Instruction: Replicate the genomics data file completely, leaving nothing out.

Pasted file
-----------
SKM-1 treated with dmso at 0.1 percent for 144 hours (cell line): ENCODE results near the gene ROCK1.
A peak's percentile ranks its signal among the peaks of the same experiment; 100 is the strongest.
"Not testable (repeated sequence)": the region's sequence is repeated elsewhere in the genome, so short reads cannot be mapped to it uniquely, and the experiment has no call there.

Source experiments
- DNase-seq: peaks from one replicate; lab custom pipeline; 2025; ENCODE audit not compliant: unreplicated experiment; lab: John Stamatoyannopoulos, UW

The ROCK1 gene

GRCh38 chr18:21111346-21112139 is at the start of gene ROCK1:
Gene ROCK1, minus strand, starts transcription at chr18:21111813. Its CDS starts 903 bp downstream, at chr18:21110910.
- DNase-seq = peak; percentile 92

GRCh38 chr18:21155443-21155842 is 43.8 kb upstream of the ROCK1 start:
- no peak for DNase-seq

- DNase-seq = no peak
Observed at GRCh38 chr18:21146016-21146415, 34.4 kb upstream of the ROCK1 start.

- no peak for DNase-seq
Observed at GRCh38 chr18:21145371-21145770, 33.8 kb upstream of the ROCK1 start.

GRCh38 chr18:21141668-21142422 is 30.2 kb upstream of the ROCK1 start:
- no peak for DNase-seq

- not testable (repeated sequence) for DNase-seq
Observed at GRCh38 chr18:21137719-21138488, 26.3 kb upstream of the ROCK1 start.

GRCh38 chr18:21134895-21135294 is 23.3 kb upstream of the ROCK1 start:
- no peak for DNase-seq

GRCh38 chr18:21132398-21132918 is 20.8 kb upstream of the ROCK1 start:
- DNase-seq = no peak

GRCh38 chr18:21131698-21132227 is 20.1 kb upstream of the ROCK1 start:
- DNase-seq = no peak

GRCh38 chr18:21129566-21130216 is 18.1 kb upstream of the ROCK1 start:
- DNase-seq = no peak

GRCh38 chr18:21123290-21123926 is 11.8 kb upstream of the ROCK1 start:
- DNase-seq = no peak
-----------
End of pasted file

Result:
SKM-1 treated with dmso at 0.1 percent for 144 hours (cell line): ENCODE results near the gene ROCK1.
A peak's percentile ranks its signal among the peaks of the same experiment; 100 is the strongest.
"Not testable (repeated sequence)": the region's sequence is repeated elsewhere in the genome, so short reads cannot be mapped to it uniquely, and the experiment has no call there.

Source experiments
- DNase-seq: peaks from one replicate; lab custom pipeline; 2025; ENCODE audit not compliant: unreplicated experiment; lab: John Stamatoyannopoulos, UW

The ROCK1 gene

GRCh38 chr18:21111346-21112139 is at the start of gene ROCK1:
Gene ROCK1, minus strand, starts transcription at chr18:21111813. Its CDS starts 903 bp downstream, at chr18:21110910.
- DNase-seq = peak; percentile 92

GRCh38 chr18:21155443-21155842 is 43.8 kb upstream of the ROCK1 start:
- no peak for DNase-seq

- DNase-seq = no peak
Observed at GRCh38 chr18:21146016-21146415, 34.4 kb upstream of the ROCK1 start.

- no peak for DNase-seq
Observed at GRCh38 chr18:21145371-21145770, 33.8 kb upstream of the ROCK1 start.

GRCh38 chr18:21141668-21142422 is 30.2 kb upstream of the ROCK1 start:
- no peak for DNase-seq

- not testable (repeated sequence) for DNase-seq
Observed at GRCh38 chr18:21137719-21138488, 26.3 kb upstream of the ROCK1 start.

GRCh38 chr18:21134895-21135294 is 23.3 kb upstream of the ROCK1 start:
- no peak for DNase-seq

GRCh38 chr18:21132398-21132918 is 20.8 kb upstream of the ROCK1 start:
- DNase-seq = no peak

GRCh38 chr18:21131698-21132227 is 20.1 kb upstream of the ROCK1 start:
- DNase-seq = no peak

GRCh38 chr18:21129566-21130216 is 18.1 kb upstream of the ROCK1 start:
- DNase-seq = no peak

GRCh38 chr18:21123290-21123926 is 11.8 kb upstream of the ROCK1 start:
- DNase-seq = no peak